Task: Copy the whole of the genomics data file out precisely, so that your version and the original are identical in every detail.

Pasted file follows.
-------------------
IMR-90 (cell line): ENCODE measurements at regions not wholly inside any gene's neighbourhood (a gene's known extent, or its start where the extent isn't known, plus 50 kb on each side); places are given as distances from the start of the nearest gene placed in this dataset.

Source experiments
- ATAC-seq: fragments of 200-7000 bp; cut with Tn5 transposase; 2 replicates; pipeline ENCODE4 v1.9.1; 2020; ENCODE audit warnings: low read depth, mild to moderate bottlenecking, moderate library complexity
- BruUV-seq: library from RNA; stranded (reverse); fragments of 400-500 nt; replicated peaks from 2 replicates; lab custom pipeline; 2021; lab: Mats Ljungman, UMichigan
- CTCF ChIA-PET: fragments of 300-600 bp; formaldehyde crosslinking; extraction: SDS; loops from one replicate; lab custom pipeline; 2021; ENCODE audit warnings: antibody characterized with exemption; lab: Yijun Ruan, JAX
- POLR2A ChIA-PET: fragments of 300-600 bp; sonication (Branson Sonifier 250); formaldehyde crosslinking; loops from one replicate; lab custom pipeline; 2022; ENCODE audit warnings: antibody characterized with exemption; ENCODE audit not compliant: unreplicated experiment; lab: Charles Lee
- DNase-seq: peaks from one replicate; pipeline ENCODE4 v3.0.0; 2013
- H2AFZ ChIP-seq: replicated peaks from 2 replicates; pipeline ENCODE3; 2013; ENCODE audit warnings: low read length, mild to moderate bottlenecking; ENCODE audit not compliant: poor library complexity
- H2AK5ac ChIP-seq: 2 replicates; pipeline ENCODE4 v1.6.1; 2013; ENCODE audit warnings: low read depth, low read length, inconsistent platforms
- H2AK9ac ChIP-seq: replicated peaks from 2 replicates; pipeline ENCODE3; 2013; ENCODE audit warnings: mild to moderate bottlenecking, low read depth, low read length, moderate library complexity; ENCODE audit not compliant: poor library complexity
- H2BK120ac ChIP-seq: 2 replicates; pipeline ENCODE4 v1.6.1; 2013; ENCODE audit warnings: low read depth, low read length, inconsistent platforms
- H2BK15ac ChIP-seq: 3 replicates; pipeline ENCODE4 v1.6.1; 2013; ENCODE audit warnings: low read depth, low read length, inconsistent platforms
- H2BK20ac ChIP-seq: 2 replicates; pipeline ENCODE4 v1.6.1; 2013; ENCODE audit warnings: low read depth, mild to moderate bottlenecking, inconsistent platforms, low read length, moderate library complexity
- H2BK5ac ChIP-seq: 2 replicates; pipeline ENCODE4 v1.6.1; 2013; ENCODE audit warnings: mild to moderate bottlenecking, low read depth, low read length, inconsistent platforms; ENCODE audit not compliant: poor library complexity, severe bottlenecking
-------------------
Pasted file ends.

IMR-90 (cell line): ENCODE measurements at regions not wholly inside any gene's neighbourhood (a gene's known extent, or its start where the extent isn't known, plus 50 kb on each side); places are given as distances from the start of the nearest gene placed in this dataset.

Source experiments
- ATAC-seq: fragments of 200-7000 bp; cut with Tn5 transposase; 2 replicates; pipeline ENCODE4 v1.9.1; 2020; ENCODE audit warnings: low read depth, mild to moderate bottlenecking, moderate library complexity
- BruUV-seq: library from RNA; stranded (reverse); fragments of 400-500 nt; replicated peaks from 2 replicates; lab custom pipeline; 2021; lab: Mats Ljungman, UMichigan
- CTCF ChIA-PET: fragments of 300-600 bp; formaldehyde crosslinking; extraction: SDS; loops from one replicate; lab custom pipeline; 2021; ENCODE audit warnings: antibody characterized with exemption; lab: Yijun Ruan, JAX
- POLR2A ChIA-PET: fragments of 300-600 bp; sonication (Branson Sonifier 250); formaldehyde crosslinking; loops from one replicate; lab custom pipeline; 2022; ENCODE audit warnings: antibody characterized with exemption; ENCODE audit not compliant: unreplicated experiment; lab: Charles Lee
- DNase-seq: peaks from one replicate; pipeline ENCODE4 v3.0.0; 2013
- H2AFZ ChIP-seq: replicated peaks from 2 replicates; pipeline ENCODE3; 2013; ENCODE audit warnings: low read length, mild to moderate bottlenecking; ENCODE audit not compliant: poor library complexity
- H2AK5ac ChIP-seq: 2 replicates; pipeline ENCODE4 v1.6.1; 2013; ENCODE audit warnings: low read depth, low read length, inconsistent platforms
- H2AK9ac ChIP-seq: replicated peaks from 2 replicates; pipeline ENCODE3; 2013; ENCODE audit warnings: mild to moderate bottlenecking, low read depth, low read length, moderate library complexity; ENCODE audit not compliant: poor library complexity
- H2BK120ac ChIP-seq: 2 replicates; pipeline ENCODE4 v1.6.1; 2013; ENCODE audit warnings: low read depth, low read length, inconsistent platforms
- H2BK15ac ChIP-seq: 3 replicates; pipeline ENCODE4 v1.6.1; 2013; ENCODE audit warnings: low read depth, low read length, inconsistent platforms
- H2BK20ac ChIP-seq: 2 replicates; pipeline ENCODE4 v1.6.1; 2013; ENCODE audit warnings: low read depth, mild to moderate bottlenecking, inconsistent platforms, low read length, moderate library complexity
- H2BK5ac ChIP-seq: 2 replicates; pipeline ENCODE4 v1.6.1; 2013; ENCODE audit warnings: mild to moderate bottlenecking, low read depth, low read length, inconsistent platforms; ENCODE audit not compliant: poor library complexity, severe bottlenecking